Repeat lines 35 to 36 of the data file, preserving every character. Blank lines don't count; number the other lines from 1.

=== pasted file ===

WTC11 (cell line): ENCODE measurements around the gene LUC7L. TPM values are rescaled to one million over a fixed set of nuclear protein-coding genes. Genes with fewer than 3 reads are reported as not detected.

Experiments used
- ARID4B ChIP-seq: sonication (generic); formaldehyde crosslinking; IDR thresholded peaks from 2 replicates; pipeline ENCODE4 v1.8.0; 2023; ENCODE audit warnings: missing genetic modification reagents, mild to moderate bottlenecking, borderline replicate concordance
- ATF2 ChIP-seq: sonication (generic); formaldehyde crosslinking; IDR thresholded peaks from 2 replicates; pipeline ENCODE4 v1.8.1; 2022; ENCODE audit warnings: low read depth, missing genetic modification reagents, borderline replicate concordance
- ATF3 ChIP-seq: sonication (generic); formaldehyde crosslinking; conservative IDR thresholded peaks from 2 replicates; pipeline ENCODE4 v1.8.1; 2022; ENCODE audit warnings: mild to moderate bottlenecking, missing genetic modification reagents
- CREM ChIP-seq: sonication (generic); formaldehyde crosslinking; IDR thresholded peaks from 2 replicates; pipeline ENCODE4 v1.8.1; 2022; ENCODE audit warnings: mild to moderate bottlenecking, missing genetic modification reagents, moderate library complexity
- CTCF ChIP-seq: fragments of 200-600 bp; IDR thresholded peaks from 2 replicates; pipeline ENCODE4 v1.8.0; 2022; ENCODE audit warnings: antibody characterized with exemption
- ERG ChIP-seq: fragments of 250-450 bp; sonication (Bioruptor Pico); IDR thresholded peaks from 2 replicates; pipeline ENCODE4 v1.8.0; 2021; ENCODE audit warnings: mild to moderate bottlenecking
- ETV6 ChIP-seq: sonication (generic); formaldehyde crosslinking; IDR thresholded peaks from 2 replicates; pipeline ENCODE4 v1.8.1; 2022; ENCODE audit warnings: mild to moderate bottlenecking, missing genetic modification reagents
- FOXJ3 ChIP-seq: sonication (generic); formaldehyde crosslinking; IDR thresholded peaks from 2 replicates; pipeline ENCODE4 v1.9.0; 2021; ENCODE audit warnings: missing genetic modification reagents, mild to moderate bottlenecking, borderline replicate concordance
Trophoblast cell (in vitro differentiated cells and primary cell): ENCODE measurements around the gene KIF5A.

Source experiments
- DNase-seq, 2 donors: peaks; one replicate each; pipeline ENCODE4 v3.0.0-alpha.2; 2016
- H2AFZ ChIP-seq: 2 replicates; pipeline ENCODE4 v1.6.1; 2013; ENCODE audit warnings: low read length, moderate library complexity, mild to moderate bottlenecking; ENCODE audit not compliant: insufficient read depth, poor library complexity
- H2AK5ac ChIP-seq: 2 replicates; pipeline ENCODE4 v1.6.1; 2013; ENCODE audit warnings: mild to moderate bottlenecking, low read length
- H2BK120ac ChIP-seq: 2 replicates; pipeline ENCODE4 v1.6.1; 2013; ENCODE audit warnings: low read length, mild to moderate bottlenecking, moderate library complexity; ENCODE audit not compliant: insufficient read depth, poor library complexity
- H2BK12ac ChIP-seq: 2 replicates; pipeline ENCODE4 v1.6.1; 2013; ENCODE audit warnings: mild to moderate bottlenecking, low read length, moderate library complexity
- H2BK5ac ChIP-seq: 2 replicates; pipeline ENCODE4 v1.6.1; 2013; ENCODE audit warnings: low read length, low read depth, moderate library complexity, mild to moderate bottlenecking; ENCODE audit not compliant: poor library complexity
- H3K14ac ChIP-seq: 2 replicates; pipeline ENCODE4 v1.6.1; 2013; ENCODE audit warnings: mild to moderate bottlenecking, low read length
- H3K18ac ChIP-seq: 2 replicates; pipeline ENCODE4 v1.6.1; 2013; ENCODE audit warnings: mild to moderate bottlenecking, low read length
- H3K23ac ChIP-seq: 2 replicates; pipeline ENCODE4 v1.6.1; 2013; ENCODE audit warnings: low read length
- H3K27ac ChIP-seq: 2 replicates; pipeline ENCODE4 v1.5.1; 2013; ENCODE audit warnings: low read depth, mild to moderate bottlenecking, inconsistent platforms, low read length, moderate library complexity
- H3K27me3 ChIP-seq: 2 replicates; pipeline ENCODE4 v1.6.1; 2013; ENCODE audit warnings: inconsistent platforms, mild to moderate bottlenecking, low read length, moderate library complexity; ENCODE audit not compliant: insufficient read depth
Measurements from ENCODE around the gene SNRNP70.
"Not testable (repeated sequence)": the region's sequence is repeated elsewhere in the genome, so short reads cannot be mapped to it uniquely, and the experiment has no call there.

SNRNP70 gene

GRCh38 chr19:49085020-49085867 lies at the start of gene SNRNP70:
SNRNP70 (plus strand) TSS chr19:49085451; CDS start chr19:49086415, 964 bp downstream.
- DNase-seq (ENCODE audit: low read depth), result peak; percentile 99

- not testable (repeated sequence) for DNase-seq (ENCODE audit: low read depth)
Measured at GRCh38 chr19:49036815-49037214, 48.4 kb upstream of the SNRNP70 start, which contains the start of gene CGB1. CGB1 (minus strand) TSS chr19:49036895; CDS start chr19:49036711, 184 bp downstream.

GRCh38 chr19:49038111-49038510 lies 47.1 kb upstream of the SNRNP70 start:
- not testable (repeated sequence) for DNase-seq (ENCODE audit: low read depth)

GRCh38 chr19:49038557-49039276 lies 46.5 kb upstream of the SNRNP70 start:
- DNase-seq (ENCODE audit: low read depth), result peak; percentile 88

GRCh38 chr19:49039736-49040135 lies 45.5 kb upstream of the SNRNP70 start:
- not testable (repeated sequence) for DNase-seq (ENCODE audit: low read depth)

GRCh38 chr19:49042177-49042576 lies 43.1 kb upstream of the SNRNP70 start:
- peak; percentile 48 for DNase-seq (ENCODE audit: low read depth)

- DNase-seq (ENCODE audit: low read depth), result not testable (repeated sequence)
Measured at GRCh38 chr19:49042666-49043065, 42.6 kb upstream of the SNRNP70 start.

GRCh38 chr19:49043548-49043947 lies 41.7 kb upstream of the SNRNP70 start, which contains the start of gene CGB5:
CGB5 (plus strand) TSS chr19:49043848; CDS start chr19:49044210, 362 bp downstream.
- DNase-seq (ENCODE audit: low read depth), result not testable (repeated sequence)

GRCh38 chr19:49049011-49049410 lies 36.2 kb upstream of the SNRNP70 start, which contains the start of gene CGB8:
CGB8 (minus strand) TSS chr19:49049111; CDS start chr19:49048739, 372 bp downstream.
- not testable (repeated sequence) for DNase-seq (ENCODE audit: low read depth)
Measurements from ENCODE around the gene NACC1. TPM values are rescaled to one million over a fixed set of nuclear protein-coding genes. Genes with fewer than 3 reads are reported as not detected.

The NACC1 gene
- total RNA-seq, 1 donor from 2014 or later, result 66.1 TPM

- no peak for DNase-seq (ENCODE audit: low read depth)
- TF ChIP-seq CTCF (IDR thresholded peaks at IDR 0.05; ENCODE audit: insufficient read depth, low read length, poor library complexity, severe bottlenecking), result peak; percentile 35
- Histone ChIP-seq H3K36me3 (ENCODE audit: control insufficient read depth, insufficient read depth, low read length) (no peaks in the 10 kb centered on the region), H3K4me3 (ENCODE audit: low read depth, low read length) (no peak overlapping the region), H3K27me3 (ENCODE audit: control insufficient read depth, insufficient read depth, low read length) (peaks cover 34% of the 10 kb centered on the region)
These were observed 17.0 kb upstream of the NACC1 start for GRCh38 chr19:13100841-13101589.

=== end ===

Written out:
- DNase-seq (ENCODE audit: low read depth), result peak; percentile 88

GRCh38 chr19:49039736-49040135 lies 45.5 kb upstream of the SNRNP70 start: